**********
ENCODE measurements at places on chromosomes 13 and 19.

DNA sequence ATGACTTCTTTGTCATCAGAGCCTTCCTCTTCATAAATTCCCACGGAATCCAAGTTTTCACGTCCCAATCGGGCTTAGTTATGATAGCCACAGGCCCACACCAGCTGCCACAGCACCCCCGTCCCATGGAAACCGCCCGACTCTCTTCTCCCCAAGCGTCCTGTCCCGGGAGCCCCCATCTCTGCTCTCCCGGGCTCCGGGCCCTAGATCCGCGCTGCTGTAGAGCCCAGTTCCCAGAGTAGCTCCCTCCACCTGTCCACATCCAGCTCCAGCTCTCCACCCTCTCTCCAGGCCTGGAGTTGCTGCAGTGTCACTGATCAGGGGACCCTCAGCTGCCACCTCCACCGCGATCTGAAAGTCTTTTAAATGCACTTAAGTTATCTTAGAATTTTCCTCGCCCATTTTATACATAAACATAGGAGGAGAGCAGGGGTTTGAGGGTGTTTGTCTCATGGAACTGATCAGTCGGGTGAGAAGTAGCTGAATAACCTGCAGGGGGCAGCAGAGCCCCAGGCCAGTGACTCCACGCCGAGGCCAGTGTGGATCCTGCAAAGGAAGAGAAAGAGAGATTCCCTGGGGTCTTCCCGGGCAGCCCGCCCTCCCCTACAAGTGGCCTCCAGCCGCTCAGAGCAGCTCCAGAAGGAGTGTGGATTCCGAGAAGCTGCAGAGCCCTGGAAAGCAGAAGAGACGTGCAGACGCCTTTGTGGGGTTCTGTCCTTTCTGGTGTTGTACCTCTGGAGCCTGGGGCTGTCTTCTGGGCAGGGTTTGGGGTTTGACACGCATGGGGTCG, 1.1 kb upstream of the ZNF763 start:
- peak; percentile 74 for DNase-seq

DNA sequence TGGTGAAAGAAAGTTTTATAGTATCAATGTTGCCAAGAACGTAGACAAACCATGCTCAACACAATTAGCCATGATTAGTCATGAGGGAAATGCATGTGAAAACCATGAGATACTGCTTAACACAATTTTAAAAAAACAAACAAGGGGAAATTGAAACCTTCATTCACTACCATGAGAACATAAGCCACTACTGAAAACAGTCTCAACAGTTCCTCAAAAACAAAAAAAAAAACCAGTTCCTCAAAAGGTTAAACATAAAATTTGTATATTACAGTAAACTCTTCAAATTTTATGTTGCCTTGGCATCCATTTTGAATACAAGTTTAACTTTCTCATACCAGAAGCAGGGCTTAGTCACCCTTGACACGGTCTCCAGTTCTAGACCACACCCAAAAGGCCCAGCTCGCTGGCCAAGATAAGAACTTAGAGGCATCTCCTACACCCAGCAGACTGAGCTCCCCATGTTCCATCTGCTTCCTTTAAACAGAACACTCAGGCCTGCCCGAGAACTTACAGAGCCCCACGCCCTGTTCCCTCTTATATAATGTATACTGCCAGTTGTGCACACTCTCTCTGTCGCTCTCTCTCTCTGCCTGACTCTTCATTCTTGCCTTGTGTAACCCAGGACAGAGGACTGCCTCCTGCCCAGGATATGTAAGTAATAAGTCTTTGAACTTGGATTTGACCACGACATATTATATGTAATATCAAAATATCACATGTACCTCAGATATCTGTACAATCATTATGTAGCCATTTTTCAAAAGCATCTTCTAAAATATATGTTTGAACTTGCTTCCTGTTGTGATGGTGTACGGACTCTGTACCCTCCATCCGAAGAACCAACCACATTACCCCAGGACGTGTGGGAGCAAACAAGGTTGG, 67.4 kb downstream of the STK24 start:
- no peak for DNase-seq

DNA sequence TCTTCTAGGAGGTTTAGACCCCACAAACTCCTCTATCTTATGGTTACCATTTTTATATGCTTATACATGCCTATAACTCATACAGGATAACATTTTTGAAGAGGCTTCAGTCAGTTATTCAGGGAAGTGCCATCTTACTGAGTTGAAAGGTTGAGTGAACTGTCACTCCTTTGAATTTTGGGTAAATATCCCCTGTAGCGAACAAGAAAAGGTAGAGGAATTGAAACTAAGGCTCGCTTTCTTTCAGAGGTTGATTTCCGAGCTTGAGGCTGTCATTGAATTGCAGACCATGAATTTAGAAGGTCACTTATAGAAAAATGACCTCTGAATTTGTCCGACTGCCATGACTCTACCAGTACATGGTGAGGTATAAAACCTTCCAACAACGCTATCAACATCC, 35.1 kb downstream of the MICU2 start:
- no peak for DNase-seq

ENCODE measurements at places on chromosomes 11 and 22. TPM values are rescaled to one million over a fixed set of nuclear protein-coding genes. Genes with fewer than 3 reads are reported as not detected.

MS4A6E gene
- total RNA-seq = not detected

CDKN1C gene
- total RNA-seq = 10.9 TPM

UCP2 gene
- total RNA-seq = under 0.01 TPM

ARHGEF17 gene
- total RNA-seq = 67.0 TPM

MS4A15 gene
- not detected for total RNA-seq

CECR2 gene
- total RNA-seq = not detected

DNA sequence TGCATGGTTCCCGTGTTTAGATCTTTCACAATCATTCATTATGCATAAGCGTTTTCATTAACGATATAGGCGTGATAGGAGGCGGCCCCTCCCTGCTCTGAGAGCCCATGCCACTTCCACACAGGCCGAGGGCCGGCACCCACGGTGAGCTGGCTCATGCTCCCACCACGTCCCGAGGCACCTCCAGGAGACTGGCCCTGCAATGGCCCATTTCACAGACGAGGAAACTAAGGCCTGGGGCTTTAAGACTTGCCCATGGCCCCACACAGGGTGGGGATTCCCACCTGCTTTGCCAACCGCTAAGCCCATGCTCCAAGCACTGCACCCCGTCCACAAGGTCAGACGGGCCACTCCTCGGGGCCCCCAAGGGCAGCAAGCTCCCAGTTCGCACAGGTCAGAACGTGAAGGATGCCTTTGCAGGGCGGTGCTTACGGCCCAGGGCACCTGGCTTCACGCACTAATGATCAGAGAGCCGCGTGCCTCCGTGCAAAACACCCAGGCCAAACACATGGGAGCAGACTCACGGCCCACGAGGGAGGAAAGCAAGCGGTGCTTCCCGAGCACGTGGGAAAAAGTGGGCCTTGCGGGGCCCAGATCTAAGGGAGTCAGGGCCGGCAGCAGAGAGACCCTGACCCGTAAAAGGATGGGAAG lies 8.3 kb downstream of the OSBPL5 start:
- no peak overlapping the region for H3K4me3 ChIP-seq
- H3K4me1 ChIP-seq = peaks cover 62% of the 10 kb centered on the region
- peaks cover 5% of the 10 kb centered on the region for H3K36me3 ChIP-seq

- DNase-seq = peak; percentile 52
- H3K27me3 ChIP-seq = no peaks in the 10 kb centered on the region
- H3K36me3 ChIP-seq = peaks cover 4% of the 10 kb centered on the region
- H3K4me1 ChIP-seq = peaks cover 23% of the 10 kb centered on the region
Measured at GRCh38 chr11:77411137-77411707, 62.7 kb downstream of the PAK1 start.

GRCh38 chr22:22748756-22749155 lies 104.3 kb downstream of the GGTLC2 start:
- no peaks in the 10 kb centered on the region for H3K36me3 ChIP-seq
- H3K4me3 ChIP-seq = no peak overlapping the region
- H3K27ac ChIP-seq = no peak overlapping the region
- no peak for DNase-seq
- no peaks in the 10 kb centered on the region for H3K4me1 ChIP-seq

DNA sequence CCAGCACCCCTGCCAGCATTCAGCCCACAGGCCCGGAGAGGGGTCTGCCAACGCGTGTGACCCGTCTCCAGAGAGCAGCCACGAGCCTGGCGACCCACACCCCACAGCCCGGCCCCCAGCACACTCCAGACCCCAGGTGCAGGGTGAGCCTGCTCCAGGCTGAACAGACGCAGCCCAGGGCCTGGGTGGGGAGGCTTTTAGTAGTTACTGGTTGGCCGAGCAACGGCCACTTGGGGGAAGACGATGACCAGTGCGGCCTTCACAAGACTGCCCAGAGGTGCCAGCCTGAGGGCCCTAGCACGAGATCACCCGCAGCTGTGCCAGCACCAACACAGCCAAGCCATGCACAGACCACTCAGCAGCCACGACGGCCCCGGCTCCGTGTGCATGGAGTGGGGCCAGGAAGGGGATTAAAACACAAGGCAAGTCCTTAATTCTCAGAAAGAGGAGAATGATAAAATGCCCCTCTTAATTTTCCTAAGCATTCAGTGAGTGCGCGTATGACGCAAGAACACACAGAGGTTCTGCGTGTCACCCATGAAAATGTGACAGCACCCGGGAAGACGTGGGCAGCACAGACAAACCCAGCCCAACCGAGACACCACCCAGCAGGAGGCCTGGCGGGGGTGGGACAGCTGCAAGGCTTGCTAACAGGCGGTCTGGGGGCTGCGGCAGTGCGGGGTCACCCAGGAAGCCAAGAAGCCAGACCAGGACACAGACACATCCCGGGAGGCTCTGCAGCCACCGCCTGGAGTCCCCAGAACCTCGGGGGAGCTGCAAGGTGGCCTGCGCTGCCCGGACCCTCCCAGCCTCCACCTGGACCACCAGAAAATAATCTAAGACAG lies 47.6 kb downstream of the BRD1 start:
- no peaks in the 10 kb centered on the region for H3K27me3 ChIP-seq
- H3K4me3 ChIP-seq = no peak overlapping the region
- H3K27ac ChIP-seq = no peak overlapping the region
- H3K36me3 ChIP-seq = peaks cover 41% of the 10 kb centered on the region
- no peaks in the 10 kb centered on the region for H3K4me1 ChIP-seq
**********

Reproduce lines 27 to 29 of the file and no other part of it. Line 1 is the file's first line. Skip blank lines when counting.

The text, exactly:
- H3K36me3 ChIP-seq = peaks cover 4% of the 10 kb centered on the region
- H3K4me1 ChIP-seq = peaks cover 23% of the 10 kb centered on the region
Measured at GRCh38 chr11:77411137-77411707, 62.7 kb downstream of the PAK1 start.